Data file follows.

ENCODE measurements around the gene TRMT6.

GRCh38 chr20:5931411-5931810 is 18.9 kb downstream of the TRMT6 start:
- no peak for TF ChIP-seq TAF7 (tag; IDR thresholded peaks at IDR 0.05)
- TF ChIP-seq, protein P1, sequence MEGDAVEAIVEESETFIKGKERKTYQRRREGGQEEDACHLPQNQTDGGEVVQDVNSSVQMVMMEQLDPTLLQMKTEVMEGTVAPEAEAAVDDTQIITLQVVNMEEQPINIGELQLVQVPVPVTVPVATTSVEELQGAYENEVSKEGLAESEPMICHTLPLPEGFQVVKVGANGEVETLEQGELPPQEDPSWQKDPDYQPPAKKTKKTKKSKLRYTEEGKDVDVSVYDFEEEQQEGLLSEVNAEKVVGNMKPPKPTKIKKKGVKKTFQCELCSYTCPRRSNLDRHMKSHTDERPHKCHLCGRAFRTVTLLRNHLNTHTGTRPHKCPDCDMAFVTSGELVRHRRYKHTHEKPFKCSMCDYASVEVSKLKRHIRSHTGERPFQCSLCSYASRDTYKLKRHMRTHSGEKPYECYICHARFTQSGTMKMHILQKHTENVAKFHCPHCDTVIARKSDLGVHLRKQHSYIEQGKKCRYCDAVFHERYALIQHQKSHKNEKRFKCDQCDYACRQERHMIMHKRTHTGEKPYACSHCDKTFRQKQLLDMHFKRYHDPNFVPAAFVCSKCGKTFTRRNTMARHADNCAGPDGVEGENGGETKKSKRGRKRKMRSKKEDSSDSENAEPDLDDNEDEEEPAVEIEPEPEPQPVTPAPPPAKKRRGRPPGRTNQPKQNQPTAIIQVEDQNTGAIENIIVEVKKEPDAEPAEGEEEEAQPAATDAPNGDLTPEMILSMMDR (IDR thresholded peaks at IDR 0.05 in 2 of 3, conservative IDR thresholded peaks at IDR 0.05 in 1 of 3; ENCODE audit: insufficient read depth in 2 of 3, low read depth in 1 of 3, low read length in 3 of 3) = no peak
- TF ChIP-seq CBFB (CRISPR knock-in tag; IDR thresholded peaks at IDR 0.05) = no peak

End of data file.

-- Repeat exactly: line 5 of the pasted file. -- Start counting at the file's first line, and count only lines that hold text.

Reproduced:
- TF ChIP-seq CBFB (CRISPR knock-in tag; IDR thresholded peaks at IDR 0.05) = no peak